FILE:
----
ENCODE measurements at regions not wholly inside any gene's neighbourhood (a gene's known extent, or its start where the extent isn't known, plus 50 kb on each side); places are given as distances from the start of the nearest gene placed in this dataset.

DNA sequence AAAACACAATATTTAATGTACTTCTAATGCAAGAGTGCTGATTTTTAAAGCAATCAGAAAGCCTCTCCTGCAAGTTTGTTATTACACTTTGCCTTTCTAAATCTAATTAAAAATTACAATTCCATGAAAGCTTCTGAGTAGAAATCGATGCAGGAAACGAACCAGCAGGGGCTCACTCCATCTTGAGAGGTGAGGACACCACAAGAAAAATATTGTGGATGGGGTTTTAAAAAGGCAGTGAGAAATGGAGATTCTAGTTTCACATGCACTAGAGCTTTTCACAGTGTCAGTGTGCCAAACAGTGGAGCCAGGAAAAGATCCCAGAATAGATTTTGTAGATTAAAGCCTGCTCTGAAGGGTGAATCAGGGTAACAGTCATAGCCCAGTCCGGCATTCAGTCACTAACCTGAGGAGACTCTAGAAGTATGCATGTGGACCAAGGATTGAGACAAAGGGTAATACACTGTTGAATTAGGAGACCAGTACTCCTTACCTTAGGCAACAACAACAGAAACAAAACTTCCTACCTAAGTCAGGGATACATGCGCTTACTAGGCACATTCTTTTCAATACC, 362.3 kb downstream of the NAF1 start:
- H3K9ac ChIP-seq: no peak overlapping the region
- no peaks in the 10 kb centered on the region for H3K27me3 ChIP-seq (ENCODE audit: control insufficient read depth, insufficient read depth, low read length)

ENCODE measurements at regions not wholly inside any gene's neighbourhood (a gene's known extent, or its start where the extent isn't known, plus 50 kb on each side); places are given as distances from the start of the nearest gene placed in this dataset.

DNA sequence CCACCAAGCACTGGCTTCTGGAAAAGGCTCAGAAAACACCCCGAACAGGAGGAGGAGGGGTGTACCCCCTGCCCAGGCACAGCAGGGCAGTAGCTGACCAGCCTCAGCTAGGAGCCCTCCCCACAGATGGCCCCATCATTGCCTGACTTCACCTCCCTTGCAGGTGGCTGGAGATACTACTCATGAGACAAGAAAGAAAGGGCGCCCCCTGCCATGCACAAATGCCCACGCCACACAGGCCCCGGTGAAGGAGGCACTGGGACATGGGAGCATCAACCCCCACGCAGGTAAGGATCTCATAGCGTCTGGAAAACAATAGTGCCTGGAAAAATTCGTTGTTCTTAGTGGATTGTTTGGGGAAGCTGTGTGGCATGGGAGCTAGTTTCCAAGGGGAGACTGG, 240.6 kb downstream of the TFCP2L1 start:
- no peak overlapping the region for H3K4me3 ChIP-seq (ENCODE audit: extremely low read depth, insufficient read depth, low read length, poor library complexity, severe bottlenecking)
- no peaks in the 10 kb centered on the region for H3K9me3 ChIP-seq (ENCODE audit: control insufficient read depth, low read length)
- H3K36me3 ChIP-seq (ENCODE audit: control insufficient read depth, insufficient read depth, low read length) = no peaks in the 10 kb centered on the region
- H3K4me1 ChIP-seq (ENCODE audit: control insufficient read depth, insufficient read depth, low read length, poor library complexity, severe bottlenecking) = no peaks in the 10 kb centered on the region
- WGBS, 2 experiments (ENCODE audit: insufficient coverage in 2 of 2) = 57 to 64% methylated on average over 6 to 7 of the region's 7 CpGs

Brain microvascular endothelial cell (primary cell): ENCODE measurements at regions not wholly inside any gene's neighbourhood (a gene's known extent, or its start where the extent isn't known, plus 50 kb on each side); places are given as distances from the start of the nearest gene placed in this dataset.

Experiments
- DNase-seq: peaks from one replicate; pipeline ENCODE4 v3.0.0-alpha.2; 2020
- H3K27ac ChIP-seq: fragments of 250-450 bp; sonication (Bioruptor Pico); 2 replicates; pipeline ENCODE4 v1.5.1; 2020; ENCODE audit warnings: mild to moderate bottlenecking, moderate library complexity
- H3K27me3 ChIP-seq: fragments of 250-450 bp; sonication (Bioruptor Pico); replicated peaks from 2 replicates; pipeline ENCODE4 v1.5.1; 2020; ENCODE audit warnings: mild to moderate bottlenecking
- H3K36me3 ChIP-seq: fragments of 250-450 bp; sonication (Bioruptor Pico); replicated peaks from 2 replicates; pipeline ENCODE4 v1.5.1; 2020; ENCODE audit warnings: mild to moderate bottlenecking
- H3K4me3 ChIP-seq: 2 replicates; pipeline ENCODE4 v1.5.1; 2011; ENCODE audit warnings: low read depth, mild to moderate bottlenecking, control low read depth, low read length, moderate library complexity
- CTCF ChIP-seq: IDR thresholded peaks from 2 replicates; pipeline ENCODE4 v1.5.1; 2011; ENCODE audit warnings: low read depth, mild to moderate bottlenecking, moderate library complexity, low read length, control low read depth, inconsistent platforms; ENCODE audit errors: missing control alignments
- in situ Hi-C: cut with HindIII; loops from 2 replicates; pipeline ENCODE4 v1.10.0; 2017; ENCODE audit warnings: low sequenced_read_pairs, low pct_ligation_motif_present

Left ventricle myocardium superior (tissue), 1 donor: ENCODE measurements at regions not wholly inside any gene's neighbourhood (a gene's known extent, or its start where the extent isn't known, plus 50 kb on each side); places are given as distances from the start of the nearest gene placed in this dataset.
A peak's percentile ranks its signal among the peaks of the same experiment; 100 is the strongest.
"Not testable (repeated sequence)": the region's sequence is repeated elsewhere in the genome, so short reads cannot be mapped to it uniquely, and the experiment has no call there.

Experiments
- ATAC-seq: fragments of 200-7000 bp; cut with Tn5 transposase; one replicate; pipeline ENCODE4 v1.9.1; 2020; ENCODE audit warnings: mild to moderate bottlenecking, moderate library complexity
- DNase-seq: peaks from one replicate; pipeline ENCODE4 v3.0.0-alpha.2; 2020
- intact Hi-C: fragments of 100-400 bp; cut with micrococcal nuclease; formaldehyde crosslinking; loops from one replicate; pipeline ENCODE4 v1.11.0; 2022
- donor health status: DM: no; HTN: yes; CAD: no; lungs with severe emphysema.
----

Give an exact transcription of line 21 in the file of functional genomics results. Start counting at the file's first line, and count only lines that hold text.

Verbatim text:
Left ventricle myocardium superior (tissue), 1 donor: ENCODE measurements at regions not wholly inside any gene's neighbourhood (a gene's known extent, or its start where the extent isn't known, plus 50 kb on each side); places are given as distances from the start of the nearest gene placed in this dataset.